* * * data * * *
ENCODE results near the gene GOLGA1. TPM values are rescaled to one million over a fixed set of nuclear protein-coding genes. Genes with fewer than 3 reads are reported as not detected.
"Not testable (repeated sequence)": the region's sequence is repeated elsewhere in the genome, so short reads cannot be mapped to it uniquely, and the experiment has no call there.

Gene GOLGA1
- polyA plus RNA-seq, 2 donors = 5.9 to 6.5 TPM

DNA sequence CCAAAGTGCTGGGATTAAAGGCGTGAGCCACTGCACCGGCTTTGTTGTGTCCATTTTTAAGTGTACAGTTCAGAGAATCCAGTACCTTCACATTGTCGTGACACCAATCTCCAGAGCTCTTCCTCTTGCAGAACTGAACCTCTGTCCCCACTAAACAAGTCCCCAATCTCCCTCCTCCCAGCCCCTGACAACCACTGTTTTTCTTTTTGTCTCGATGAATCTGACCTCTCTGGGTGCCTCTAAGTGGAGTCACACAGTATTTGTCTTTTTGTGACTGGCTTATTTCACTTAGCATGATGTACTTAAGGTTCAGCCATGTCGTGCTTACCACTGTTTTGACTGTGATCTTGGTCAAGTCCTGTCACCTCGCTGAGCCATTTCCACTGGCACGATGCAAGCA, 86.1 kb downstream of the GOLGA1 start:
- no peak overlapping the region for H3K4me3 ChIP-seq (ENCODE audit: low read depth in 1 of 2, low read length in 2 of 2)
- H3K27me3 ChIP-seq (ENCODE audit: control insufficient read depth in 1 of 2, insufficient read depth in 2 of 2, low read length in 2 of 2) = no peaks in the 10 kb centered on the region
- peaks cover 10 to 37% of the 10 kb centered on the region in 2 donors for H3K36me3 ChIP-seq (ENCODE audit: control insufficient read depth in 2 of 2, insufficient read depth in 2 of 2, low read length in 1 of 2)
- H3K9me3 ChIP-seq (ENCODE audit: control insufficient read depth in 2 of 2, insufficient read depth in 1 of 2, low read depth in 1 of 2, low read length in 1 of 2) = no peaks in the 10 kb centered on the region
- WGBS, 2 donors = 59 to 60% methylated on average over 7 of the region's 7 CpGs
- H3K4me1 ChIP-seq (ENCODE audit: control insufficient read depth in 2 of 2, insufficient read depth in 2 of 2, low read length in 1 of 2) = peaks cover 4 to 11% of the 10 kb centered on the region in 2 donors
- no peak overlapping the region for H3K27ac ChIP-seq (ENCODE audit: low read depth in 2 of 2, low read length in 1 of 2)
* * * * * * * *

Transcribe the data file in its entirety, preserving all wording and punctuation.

ENCODE results near the gene GOLGA1. TPM values are rescaled to one million over a fixed set of nuclear protein-coding genes. Genes with fewer than 3 reads are reported as not detected.
"Not testable (repeated sequence)": the region's sequence is repeated elsewhere in the genome, so short reads cannot be mapped to it uniquely, and the experiment has no call there.

Gene GOLGA1
- polyA plus RNA-seq, 2 donors = 5.9 to 6.5 TPM

DNA sequence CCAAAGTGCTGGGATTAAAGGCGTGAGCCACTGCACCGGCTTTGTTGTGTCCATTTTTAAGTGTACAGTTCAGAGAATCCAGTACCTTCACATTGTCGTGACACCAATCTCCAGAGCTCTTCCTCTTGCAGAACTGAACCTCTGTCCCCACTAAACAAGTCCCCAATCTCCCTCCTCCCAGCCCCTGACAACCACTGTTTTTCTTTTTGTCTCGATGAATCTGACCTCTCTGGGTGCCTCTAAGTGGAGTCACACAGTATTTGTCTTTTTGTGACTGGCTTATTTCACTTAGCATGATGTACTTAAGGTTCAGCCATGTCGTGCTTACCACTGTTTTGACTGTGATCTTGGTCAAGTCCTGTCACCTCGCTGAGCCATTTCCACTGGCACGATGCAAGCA, 86.1 kb downstream of the GOLGA1 start:
- no peak overlapping the region for H3K4me3 ChIP-seq (ENCODE audit: low read depth in 1 of 2, low read length in 2 of 2)
- H3K27me3 ChIP-seq (ENCODE audit: control insufficient read depth in 1 of 2, insufficient read depth in 2 of 2, low read length in 2 of 2) = no peaks in the 10 kb centered on the region
- peaks cover 10 to 37% of the 10 kb centered on the region in 2 donors for H3K36me3 ChIP-seq (ENCODE audit: control insufficient read depth in 2 of 2, insufficient read depth in 2 of 2, low read length in 1 of 2)
- H3K9me3 ChIP-seq (ENCODE audit: control insufficient read depth in 2 of 2, insufficient read depth in 1 of 2, low read depth in 1 of 2, low read length in 1 of 2) = no peaks in the 10 kb centered on the region
- WGBS, 2 donors = 59 to 60% methylated on average over 7 of the region's 7 CpGs
- H3K4me1 ChIP-seq (ENCODE audit: control insufficient read depth in 2 of 2, insufficient read depth in 2 of 2, low read length in 1 of 2) = peaks cover 4 to 11% of the 10 kb centered on the region in 2 donors
- no peak overlapping the region for H3K27ac ChIP-seq (ENCODE audit: low read depth in 2 of 2, low read length in 1 of 2)